La Corona is a powerfully compelling documentary about a beauty pageant held at the largest women’s prison in Colombia. Far from being the ideal citizen-subjects that typically win tiaras on mainstream catwalks, the women of La Corona represent their respective cell blocks in a prison beauty pageant. Background stories of their lives and hopes before imprisonment are highlighted as well as contestants’ numerous rationales for participating in the pageant, which include cementing cell block solidarities, getting attention, breaking prison routines, and making time pass quickly. As one contestant asserted, “You have to have lots of balls to do this. We are in a rough place.” Prison officials promote the pageant as a way to control aggression and provide inmates with a “taste of freedom.” There is ample footage of the labor and coaching needed for pageant readiness as well as of the pageant itself, which replicates traditional pageants such as the Miss World contest with evening gowns, disclosure of weight and height, and celebrity judges. The film’s postpageant scenes include interviews with the losers of the pageant, one of whom attributes her loss to colorism and racism. Over and beyond discussing the politics of prison pageantry, La Corona is a vivid portrait of the plight of women in prison and their unrelenting struggles for survival, connection, and dignity including establishing lesbian relationships within prisons and the anguish of separation that ensues upon release.2 It would be useful to supplement the film with readings on globalization and transnational patterns of the criminalization and incarceration of women.3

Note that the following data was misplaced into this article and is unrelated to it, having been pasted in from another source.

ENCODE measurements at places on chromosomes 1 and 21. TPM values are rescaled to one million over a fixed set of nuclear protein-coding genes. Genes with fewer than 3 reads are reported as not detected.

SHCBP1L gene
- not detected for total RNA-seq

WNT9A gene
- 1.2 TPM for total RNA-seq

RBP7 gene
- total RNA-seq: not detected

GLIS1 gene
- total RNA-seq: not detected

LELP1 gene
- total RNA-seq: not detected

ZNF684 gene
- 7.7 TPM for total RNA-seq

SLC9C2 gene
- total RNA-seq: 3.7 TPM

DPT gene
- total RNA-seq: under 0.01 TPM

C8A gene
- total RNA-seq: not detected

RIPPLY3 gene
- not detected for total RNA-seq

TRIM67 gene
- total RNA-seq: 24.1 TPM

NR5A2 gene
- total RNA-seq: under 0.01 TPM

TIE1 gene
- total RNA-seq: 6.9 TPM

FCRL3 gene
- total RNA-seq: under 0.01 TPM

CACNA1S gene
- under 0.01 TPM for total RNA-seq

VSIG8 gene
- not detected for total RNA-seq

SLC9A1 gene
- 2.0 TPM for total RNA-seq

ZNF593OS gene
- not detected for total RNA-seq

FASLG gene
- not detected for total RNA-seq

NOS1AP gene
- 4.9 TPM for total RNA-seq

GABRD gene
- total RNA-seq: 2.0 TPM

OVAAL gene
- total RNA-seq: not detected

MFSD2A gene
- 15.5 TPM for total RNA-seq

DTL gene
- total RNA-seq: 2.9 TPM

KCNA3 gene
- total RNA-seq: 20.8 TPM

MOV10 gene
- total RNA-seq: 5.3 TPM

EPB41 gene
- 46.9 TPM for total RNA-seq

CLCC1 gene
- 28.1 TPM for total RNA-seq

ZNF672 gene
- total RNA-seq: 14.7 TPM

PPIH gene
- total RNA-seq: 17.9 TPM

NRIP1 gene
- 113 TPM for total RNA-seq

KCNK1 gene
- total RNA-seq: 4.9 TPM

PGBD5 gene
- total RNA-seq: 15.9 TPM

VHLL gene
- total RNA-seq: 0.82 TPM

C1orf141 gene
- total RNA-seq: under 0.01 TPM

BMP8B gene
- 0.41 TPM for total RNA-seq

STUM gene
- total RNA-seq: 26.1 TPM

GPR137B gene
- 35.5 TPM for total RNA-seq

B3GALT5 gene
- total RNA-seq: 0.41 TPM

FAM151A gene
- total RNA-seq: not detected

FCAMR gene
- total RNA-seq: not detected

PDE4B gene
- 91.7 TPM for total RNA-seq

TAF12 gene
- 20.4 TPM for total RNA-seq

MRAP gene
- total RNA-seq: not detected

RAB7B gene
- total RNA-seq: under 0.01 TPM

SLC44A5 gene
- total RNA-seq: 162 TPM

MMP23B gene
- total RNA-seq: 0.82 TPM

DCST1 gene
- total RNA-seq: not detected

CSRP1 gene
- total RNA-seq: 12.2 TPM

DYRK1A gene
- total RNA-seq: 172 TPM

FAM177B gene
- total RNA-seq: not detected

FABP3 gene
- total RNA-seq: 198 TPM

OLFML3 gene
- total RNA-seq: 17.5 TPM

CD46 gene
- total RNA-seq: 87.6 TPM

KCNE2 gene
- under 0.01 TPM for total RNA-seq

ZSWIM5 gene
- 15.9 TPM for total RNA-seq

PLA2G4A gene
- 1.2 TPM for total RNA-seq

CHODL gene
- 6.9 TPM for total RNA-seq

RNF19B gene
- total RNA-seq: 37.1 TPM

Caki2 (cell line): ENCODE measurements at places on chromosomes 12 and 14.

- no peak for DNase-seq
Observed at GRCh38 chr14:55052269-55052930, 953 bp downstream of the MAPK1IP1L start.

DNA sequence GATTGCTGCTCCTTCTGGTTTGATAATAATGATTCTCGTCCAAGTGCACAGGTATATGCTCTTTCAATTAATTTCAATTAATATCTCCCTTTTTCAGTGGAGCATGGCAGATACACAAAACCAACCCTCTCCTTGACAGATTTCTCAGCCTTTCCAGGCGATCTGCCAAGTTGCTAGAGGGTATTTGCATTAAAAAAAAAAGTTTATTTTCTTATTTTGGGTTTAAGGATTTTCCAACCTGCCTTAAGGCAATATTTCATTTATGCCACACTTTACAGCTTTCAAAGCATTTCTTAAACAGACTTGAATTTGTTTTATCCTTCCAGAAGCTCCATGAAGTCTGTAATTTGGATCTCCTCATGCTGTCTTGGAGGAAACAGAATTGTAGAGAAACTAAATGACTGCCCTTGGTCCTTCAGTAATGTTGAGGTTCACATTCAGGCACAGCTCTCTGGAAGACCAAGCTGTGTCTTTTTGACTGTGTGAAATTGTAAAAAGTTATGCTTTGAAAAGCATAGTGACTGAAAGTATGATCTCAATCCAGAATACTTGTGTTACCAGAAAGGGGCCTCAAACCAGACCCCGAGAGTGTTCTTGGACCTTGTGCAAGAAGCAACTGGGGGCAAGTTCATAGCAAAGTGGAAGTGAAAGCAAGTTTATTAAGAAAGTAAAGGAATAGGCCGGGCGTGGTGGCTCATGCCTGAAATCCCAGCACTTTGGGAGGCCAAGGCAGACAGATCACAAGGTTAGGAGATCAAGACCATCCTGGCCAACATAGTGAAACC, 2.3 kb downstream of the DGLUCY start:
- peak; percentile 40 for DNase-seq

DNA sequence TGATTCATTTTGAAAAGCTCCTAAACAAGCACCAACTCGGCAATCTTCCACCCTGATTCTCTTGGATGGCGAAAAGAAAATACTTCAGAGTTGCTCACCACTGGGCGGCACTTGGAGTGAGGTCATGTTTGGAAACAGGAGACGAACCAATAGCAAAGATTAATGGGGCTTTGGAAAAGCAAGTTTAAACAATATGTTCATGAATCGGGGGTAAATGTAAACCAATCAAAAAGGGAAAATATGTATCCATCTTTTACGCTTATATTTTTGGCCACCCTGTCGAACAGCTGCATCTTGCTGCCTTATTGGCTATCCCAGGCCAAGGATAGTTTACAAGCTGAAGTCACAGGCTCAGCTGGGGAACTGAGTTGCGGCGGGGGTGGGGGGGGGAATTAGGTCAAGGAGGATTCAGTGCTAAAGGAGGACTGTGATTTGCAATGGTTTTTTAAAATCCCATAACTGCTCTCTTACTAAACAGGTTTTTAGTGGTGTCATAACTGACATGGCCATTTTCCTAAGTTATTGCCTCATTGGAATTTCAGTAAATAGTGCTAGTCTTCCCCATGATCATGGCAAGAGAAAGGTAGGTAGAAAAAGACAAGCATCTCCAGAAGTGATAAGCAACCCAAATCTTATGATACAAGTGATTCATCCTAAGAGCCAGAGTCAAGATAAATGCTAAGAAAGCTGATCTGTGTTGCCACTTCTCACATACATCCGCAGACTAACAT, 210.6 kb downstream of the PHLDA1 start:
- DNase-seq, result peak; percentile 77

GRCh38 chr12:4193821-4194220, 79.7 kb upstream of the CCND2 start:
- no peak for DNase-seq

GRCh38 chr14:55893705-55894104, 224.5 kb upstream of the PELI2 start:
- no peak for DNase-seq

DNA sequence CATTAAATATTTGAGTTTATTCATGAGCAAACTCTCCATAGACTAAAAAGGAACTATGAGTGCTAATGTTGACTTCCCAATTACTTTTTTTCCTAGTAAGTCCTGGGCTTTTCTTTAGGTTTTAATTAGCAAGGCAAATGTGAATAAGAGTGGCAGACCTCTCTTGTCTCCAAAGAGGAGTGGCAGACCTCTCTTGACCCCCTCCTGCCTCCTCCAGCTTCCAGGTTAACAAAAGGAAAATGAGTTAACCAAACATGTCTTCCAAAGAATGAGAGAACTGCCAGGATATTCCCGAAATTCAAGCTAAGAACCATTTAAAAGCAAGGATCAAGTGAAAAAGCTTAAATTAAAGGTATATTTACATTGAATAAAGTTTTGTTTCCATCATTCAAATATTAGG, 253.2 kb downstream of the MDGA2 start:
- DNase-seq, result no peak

Miss Gulag focuses mainly on the plight of three women imprisoned for assault, armed robbery, and drug trafficking in one of the thirty-five Russian prisons established to hold the growing numbers of women sentenced since the fall of the Soviet Union. More a prison ethnography and less about the beauty pageant itself, Miss Gulag’s profiles of the women, and the decay wrought by prison regulation, is moving and disturbing. Spliced with shots of prison lineups, inspections, meals, and the sewing factory where inmates make military uniforms, the stories and hopes of three women form the core of the documentary as it switches between prison life and the pageant. One of the women was released seven months before the filming, and her inability to get a job or citizenship papers as well as the separation from her imprisoned lover establishes continuity between prison life and the problems faced by women in the world outside prison bars. Here too, prison officials celebrate the prison pageant as an ideal way to give prisoners opportunities to “feel like women,” to connect with freedom, to help them in their future lives, and to better their chances of being paroled, since beauty pageants are considered part of prison rehabilitation and refinement. Contestants point to enhancing their parole chances as a catalyst for participation. The beauty pageant involves fashion competitions including the making and modeling of imaginary prison uniforms, flower-studded gowns, and Greek goddess costumes. As with La Corona, contextual readings would be helpful for guiding class discussions, in this case on women, poverty, and transition in post-Soviet Russia.4